The MI Cadet Band, c. 1918. (Credit: 1918-1919 MI Catalogue, MMI Archives)

Roster for the MI Cadet Band, 1917-1918. A Cadet Kemp played clarinet. (Credit: 1917-1918 MI Catalogue, MMI Archives)

Entering the University of North Carolina in Chapel Hill in 1922, Hal Kemp immersed himself in extracurricular activities including forming a jazz group, The Carolina Club Orchestra, which recorded for Okeh Records and which toured Europe during the summers. Kemp also formed a smaller seven-man combo which became the forerunner of his later professional orchestra.

Hal Kemp’s Carolina Club Orchestra at UNC-Chapel Hill. (Credit: Chapel Hill Memories, www.chapelhillmemories.com)

Turning the Carolina Club Orchestra over to fellow UNC student, Kay Kyser, later another top band leader, Kemp (who didn’t graduate from UNC) based his new orchestra in New York City and toured Europe and the United States. The band gained the attention and support of band leader Fred Waring and Prince George of England, later King George VI.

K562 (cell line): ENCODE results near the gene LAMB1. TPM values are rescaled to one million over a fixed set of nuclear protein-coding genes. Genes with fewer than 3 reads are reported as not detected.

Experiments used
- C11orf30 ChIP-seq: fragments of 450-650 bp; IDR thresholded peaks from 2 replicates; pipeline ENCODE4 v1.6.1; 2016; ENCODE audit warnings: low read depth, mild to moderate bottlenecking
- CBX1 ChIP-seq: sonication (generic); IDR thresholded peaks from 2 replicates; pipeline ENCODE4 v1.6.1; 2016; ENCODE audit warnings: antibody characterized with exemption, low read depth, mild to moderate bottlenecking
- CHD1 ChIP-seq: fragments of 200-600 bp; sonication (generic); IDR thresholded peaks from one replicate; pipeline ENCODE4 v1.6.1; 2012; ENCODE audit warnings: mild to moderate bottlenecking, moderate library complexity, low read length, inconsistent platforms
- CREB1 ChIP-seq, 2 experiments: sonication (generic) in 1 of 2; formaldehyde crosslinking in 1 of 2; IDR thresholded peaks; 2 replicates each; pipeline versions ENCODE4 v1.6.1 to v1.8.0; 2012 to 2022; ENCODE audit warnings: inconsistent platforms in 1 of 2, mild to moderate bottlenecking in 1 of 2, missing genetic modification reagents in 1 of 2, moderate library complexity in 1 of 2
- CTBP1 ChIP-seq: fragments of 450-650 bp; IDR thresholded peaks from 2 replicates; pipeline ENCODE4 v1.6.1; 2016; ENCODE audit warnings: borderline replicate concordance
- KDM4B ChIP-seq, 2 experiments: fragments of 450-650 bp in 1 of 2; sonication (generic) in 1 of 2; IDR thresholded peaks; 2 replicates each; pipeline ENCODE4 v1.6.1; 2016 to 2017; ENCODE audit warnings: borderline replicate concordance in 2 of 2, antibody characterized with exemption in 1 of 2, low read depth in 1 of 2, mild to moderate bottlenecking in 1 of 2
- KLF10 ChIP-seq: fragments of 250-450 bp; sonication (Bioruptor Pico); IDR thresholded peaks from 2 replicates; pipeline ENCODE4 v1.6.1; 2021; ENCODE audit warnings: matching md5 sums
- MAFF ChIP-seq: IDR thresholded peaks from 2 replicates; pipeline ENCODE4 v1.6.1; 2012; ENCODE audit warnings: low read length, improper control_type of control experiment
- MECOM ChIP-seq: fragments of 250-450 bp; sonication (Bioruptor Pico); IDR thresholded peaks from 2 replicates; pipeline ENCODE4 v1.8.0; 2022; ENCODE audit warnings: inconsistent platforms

Two publicity shots of Hal Kemp:

Shot One. (Credit: songbook1.wordpress.com)

Shot Two. (Credit: nfo.net/usa/kemp1.jpg)

In 1932, Kemp’s jazz orchestra settled in at the Blackhawk Restaurant in Chicago, Illinois, where they changed styles and perfected their sound as a “sweet orchestra.” Their new sound was a hit both at the Blackhawk and on the radio and, by 1934, Hal Kemp was ready to take the band back on the road. He again turned over the bandstand at the Blackhawk to Kay Kyser.

Kemp’s orchestra had a sweet, smooth, and sensuous sound with interesting musical arrangements which captivated audiences both at home and abroad. The male and female vocalists – from Skinnay Ennis and Bob Allen to Maxine Gray and Janet Blair - were quite popular both with live audiences and on their RCA Victor recordings.